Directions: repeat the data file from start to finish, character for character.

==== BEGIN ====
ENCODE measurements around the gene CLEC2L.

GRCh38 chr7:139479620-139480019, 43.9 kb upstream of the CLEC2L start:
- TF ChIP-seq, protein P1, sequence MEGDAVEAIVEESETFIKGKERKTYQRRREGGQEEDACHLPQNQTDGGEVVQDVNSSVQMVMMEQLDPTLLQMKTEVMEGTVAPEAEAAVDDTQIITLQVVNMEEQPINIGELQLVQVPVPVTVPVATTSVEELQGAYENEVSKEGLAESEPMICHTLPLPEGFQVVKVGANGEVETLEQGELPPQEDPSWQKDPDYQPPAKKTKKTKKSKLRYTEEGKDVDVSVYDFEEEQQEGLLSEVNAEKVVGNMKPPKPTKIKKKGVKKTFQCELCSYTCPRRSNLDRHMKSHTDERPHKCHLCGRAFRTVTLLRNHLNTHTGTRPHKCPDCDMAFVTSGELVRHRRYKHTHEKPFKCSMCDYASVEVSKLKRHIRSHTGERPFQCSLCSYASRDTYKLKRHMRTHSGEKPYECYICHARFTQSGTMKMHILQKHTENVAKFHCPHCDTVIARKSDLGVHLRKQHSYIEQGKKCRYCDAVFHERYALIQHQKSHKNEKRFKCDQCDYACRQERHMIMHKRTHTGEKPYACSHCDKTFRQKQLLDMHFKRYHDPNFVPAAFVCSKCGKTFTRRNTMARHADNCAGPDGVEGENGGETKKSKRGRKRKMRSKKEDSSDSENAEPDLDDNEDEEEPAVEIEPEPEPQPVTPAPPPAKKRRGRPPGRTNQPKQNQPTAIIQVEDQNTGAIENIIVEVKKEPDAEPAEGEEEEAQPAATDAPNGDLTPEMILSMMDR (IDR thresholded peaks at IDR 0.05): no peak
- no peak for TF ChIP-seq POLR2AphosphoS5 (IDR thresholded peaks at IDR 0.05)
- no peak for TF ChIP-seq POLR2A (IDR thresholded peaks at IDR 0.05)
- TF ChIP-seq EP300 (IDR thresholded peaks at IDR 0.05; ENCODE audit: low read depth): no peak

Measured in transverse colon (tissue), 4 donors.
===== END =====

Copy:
ENCODE measurements around the gene CLEC2L.

GRCh38 chr7:139479620-139480019, 43.9 kb upstream of the CLEC2L start:
- TF ChIP-seq, protein P1, sequence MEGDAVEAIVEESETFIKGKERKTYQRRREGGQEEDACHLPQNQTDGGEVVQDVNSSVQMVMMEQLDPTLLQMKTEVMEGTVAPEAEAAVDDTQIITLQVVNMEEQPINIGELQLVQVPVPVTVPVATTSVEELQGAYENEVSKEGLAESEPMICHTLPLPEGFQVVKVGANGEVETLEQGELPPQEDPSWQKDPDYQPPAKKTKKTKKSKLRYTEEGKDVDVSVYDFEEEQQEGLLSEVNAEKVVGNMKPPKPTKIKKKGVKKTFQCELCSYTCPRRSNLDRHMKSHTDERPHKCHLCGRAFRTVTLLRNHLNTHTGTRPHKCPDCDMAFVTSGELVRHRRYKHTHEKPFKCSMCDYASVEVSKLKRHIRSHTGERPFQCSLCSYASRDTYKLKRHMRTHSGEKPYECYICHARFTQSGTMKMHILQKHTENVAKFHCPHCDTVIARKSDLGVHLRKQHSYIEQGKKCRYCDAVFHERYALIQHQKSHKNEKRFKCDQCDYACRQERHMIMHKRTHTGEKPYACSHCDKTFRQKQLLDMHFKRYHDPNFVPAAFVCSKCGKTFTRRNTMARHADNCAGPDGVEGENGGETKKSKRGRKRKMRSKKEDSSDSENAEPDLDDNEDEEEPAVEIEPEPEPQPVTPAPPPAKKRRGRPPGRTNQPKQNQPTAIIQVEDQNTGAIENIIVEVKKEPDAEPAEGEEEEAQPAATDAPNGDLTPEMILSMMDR (IDR thresholded peaks at IDR 0.05): no peak
- no peak for TF ChIP-seq POLR2AphosphoS5 (IDR thresholded peaks at IDR 0.05)
- no peak for TF ChIP-seq POLR2A (IDR thresholded peaks at IDR 0.05)
- TF ChIP-seq EP300 (IDR thresholded peaks at IDR 0.05; ENCODE audit: low read depth): no peak

Measured in transverse colon (tissue), 4 donors.